Scientists say they have developed a new method for analysing the Earth’s magnetic field data that could provide better short-term forecasting of geomagnetic storms. The Earth’s magnetic field extends from pole to pole and is strongly affected by solar wind from the Sun, according to the research published in the journal Chaos. This “wind” is a stream of charged particles constantly ejected from the Sun’s surface.
Occasional sudden flashes of brightness known as solar flares release even more particles into the wind, said researchers at Potsdam Institute for Climate Impact Research in Germany. Sometimes, the flares are followed by coronal mass ejections that send plasma into space. The resulting flux of charged particles travels millions of miles from the Sun to the Earth. The storms are serious and interfere with a number of important technologies, including GPS signalling and satellite communications. They can also cause damage to surface electrical grids. Solar activity appears random, making it difficult for us to predict these storms.
The researchers at Potsdam Institute developed the method that relies on a technique developed for systems in a state far from equilibrium. Earth’s magnetic field fits this paradigm because the field is driven far away from equilibrium by the solar wind. Systems that are far from equilibrium often undergo abrupt changes, such as the sudden transition from a quiescent state to a storm. The researchers used hourly values of the Disturbance storm-time, or Dst, index. Dst values give the average deviation of the horizontal component of the Earth’s magnetic field from its normal value.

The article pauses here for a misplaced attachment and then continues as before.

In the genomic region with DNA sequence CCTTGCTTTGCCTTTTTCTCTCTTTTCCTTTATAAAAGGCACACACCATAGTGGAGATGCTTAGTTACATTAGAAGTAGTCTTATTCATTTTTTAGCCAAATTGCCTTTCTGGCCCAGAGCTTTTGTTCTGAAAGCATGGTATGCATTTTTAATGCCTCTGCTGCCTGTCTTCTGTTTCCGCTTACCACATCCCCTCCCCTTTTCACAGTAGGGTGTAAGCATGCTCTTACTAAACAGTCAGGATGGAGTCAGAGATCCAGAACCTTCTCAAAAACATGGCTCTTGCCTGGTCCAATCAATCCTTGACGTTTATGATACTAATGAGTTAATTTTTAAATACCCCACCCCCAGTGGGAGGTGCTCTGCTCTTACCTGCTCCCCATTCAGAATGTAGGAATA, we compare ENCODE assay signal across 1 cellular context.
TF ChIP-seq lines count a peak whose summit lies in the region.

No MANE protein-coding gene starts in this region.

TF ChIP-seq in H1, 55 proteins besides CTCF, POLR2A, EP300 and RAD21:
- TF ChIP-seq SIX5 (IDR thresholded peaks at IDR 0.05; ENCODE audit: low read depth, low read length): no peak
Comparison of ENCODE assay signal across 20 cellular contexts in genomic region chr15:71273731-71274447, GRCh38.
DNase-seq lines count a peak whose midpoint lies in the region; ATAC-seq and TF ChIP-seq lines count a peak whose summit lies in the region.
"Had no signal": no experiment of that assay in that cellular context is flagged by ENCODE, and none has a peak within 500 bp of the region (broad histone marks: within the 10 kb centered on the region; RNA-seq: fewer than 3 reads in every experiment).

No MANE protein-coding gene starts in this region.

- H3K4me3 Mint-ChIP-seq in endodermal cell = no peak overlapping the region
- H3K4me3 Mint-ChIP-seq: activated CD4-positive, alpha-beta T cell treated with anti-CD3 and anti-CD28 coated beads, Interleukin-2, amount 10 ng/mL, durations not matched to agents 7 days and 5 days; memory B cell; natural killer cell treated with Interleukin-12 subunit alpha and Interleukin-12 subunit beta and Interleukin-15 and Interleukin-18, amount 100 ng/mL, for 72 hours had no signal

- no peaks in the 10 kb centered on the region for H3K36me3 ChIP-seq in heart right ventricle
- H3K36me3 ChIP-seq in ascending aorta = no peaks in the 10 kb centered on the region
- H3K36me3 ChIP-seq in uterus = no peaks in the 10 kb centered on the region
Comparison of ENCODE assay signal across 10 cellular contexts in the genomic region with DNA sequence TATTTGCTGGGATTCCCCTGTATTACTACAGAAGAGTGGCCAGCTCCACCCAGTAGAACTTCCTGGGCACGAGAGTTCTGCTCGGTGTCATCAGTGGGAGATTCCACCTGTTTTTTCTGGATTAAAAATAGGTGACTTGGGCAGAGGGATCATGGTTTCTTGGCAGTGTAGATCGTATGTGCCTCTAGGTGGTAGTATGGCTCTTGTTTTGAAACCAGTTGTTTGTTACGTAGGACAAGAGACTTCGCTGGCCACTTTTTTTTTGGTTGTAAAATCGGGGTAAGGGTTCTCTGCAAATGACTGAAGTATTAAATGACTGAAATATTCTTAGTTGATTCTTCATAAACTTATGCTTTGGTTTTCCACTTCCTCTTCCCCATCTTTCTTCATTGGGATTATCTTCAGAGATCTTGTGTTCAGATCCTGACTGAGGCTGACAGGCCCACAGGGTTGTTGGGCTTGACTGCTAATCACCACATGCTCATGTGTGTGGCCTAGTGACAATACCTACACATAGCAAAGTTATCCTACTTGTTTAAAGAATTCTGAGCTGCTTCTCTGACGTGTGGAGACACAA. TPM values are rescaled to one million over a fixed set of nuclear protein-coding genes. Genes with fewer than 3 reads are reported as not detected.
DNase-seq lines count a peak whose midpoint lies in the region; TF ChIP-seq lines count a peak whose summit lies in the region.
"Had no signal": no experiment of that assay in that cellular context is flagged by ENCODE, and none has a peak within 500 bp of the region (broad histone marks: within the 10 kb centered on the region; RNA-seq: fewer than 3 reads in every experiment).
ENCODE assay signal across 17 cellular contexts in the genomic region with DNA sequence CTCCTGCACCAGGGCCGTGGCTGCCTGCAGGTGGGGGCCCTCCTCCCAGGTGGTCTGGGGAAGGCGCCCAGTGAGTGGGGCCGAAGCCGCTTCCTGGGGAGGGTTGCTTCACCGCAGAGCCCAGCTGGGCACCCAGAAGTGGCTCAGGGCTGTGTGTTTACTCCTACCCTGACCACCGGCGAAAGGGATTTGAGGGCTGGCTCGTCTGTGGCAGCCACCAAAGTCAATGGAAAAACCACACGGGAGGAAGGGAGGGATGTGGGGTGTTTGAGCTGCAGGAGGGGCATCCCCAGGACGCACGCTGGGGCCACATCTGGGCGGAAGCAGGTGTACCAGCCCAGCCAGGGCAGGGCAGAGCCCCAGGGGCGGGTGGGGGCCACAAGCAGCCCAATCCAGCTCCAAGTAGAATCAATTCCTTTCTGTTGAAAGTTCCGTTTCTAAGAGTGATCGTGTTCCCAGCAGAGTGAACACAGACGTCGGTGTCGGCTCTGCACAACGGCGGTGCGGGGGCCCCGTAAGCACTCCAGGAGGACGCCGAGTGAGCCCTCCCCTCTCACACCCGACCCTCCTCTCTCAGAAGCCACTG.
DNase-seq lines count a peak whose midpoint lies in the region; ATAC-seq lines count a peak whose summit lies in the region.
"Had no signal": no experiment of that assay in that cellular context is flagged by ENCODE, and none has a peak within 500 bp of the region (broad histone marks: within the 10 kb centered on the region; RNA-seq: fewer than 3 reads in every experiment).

This deviation occurs when a large burst of charged particles arrives from the Sun and weakens the field generated by the Earth. The Dst values form a single stream of numbers known as a time series, researchers said. The time series data can then be recast into a 2D or 3D image by plotting one data point against another at a fixed amount of time into the future for forecasting, they said.